After college it had been necessary to readjust the secret goal away from football, since all college players and too many professionals were now younger. Fortunately, at this time there was an upsurge of elderly prizefighters, such as Tony Zale, Gus Lesnevich and Joe Walcott, who were fighting title bouts at 35 or so. That left me a good 10 years to make it as a fighter. At the same time I began to think far more kindly of big-league first basemen, since I now saw that first base on some teams was a kind of pasture for mature athletes who could still hit, though some were older even than their managers.
But, of course, setting up these alternative goals turned out to be no more than a simple-minded delaying tactic—as was the addition at age 35 of professional golf—because the process that takes a man past the point of possible triumph in football also sweeps him beyond the ages of the heroes in these other sports. Eventually there was no more hope on the horizon of major national competition, save the shining beacons of Archie Moore, Stan Musial, Charlie Conerly (I guess I never truly gave up on football), Sam Snead and Ben Hogan, men who clung to the pinnacle of their game right into middle age. But you could hardly sit around on the brink of 40 looking forward to being one of them. What I mean to say is that, while at 15 it may have been both logical and immensely comforting to believe that in six years one might be as good as a 21-year-old Stan Musial, now that I was nearly 40 and Musial was 46, we were both simply too old to play baseball—having left, meanwhile, quite different imprints on the national culture.
For some odd reason, that truth had been very difficult to perceive, though I must confess that there had been ample clues along the way to aid in its perception. For example, quite apart from the looming fact of geriatrics, several winters ago my sons, now 11 and 12, established a reference point known as, "Your day, Daddy," as in, "Back in your day, Daddy, did they 1) have television, 2) know about rockets, 3) ride cool motorcycles, 4) only get 60� allowance, 5) have to go to bed at 9:15 when all the other kids, etc...?" That should have been a fair clue that my day might not be tomorrow. Another clue, in the slowly clearing light of hindsight, should have been visible in the fall of 1965 when the boys suggested that henceforth I might like to referee the neighborhood touch football games, in which I had previously functioned as a lordly pass-thrower for both sides. And surely another hint was made distressingly available at the yacht club summer before last when, after watching a children's swim meet, I dove in and swam a hard lap to pull up, puffing and dripping, at the feet of the college boy who coached the team. Grinning at the stopwatch in his hand, he said, quietly, " Mr. Bowen, it seems that you are one of my slower 10-and-unders."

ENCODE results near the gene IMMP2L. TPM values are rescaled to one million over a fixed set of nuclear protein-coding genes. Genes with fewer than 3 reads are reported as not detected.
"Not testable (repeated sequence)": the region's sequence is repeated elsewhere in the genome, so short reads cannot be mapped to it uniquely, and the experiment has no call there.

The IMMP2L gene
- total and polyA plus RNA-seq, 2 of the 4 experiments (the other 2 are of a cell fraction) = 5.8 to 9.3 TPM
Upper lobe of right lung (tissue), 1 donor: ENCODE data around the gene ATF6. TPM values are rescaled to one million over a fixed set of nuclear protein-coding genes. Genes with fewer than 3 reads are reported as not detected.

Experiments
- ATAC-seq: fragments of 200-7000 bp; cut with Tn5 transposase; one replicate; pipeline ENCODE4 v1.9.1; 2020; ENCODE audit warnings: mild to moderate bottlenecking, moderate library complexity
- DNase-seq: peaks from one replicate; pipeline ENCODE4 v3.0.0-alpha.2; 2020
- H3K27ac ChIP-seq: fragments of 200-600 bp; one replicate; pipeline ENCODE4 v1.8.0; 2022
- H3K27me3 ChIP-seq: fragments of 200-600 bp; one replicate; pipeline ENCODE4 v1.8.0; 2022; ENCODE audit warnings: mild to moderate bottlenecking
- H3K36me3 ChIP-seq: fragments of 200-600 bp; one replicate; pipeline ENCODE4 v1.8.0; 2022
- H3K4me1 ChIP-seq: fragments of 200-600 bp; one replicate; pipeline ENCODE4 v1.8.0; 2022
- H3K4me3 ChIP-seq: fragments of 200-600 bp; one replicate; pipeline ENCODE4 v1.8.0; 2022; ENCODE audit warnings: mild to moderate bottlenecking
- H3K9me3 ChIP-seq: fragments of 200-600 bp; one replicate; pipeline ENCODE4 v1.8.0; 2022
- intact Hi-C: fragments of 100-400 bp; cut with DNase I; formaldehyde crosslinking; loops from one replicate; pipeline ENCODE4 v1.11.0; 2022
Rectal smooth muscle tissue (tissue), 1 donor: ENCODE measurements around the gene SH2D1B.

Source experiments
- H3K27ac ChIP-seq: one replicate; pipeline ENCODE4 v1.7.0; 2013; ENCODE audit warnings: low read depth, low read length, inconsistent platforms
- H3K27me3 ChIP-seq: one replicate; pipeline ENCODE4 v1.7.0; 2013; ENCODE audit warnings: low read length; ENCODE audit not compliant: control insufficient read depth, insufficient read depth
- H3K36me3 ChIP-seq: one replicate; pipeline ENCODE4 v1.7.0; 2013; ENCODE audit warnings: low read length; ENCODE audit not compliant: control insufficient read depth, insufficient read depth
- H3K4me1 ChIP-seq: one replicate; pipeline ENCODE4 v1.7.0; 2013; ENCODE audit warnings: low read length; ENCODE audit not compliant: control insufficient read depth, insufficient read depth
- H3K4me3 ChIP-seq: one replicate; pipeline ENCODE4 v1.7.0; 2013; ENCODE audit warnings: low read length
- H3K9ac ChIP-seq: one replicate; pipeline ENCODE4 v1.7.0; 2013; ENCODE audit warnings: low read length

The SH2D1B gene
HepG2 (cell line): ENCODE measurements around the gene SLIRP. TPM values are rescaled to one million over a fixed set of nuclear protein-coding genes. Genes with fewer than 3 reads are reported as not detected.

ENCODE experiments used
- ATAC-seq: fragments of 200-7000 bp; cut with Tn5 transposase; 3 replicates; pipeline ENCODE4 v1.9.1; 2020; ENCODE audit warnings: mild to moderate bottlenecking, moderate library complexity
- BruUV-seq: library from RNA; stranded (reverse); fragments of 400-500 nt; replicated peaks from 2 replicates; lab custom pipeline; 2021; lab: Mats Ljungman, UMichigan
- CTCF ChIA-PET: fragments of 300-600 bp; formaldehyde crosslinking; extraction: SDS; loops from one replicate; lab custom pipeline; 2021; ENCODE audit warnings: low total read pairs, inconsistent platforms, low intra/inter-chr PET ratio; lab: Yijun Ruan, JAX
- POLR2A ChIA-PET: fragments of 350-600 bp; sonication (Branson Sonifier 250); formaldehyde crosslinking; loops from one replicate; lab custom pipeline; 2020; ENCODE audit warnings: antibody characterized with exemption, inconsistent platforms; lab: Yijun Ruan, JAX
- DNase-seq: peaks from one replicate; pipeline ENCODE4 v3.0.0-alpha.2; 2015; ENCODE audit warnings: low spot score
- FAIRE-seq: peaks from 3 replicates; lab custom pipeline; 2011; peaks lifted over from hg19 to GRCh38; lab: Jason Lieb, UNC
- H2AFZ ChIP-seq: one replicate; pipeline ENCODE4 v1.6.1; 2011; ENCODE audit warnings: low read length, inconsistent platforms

None of these, however, had come through with quite the impact of my wife's comment on the sun deck at Alta. Maybe that is what wives are for. In any event, I excused myself. Feeling a sore throat coming on, I went to our bedroom to lie down for a while. There I discovered in my wife's open suitcase a kind of vest-pocket library whose titles—The Revolt of the Middle-Aged Man, and so on—confirmed more clearly than any other bit of recent evidence that the middle-age process had been taking hold of me for some time, with no orchestration whatever on my part. For want of any firmer course of action, I started to thumb through the books, thinking in a spiritless way that they might contain some guidance for the middle-aged triple-threat man. But, of course, books like this never say anything about sport.
The first one, The Revolt, offered principally the stale scold that I was headed for an emotional second adolescence. A second book, The Middle-Aged Crisis, accused me of a number of other things, all true, such as having erotic fantasies and not making enough money. There was a magazine story containing the grim notion that how one went about being 40 was of no consequence because the whole world was headed for a youth-in, during the course of which the abyss of middle age was being eroded back from 40 to 30 to the narrow ledge of 25. Finally, I dug down to the bottom of the suitcase and discovered that old, standard work, Life Begins at 40, which presented the following antithought: "By nothing more than self-analysis...anybody reaching 40 can learn to live more abundantly." This is like telling the town drunk that by nothing more than running faster, he can learn to be an Olympic champion. Then, the author added heartily: "To live at one's best, one ought to have some 10,000 distinct experiences of satisfaction annually."